My dear friend Ian Kittichai and his wife Sarah have turned a beautiful old Peranakan villa into a colourful, airy restaurant serving truly glorious food. It’s a long time since Ian pushed a cart around the streets of Bangkok shouting ‘hot curries coming’. He’s trained as a chef all over the world, but the menu is rooted in the dishes of his childhood when he went to the wet market at dawn every morning. Curry pastes are made fresh every day. His quirky takes on Thai street snacks are fabulous — the sweet coconut cake kanom krok reimagined as tom kha soup, green curry macarons, yum som-o (pomelo salad) served in a little flowerpot. Fun and feisty.

Soi Polo Fried Chicken
Tucked down a side street off Wireless Road, Soi Polo (aka Gai Jay Kee) serves, to my mind, the best fried chicken in the world. Marinated in secret spices and fried low and slow, then smothered in a layer of crisp, deep-fried garlic, this chicken makes me weep. Served with a tangy dipping sauce, sticky rice, some fermented bamboo shoot salad (soop nor mai) and an ice-cold beer — it’s what dreams are made of. Top tip: they deliver. T: 00 66 2 655 8489

Ruen Urai
A hidden gem — and I do mean hidden, as this beautiful, 100-year-old house sits in the shadow of the Rose Hotel off Surawong Road. Owner Tom Vitayakui has incredibly good taste — not only is the decor stunning, but the food is impeccable. Don’t miss the raw tuna laab, the curry of crab and betel leaves, and the stir-fried barbecued duck with black peppercorns. They make a cracking martini too.

Sri Trat
Focusing on the more unusual eastern seaboard dishes, Sri Trat’s chef owner is a former beauty queen — as evidenced by the huge mural of her on one wall. You enter this establishment through a gorgeous little cocktail bar, so don’t forget to order one of their Thai-inspired concoctions. Stand out dishes in the restaurant include a herbal chicken soup, crab omelette, barracuda ceviche and the very Thai relish of nam prik kapi — shrimp paste and chillies — which they stud with snake fruit for a hint of sharpness and serve it with a selection of crudites. Make sure to buy some of their Three Rabbit fish sauce as a souvenir. T: 00 66 2 088 0968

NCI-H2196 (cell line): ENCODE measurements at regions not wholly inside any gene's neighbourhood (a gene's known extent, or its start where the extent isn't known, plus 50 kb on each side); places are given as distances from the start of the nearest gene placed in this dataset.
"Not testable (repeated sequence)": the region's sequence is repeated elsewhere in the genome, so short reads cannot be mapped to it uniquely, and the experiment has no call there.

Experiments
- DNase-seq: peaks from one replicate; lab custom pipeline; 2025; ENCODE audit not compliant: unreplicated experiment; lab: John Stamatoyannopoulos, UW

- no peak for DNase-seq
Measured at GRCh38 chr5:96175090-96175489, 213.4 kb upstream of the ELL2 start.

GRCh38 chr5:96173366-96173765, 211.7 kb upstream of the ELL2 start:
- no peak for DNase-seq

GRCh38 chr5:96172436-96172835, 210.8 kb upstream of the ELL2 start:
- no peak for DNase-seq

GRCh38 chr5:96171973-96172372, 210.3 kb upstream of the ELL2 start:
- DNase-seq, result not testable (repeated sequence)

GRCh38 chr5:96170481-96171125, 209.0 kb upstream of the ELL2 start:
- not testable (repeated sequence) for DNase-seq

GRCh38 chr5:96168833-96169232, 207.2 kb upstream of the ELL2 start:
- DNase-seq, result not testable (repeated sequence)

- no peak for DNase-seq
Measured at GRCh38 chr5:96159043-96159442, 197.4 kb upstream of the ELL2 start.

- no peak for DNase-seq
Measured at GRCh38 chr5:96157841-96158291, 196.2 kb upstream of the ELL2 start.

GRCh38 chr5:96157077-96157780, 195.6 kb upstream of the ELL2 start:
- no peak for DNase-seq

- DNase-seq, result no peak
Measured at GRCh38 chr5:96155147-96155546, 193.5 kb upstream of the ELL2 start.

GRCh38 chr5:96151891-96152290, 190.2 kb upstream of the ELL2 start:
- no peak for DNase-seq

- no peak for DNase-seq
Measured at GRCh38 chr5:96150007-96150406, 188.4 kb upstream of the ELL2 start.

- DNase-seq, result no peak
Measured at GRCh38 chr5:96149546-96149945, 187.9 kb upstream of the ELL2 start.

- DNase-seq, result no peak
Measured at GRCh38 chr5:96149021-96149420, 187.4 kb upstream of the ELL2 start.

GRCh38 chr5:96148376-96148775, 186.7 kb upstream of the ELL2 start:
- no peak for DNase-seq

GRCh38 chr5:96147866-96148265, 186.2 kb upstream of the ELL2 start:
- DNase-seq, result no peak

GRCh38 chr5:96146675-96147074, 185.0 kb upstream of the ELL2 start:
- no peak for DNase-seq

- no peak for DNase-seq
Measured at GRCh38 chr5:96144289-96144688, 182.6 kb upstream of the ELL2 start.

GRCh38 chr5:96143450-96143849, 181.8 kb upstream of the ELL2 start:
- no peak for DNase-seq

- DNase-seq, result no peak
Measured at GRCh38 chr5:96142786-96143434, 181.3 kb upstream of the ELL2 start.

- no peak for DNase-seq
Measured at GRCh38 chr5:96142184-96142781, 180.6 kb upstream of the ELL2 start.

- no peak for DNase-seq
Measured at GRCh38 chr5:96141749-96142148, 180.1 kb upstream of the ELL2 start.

100 Mahaseth
This restaurant has taken nose-to-tail cooking to a new level. Of course, Thais have always eaten every part of the animal, but here chef Chalee Kader puts a modern spin on it. His showstopper is a charcoal-burnt bone marrow dish that’s crunchy in texture and benefits from the heat afforded by perilla seeds and spices. Then there are the excellent goat ribs with pickled shallots and a sprinkling of curry powder. He also serves up my favourite sausage — sai oua, which comes from northern Thailand andis made from pork, chilli paste and cooked rice, with nam prik noom (a green chilli dip) — in a hot dog bun, in a box that you might get at the movies. Fabulous. T:00 66 2 235 0023

Kay Plunkett-Hogge’s book Baan: Recipes and Stories from my Thai home, is published by Pavilion.

Thai Airways flies from London Heathrow direct to Bangkok from £494 per person. Rooms at Shanghai Mansion in the heart of Bangkok’s Chinatown are around £45 a night.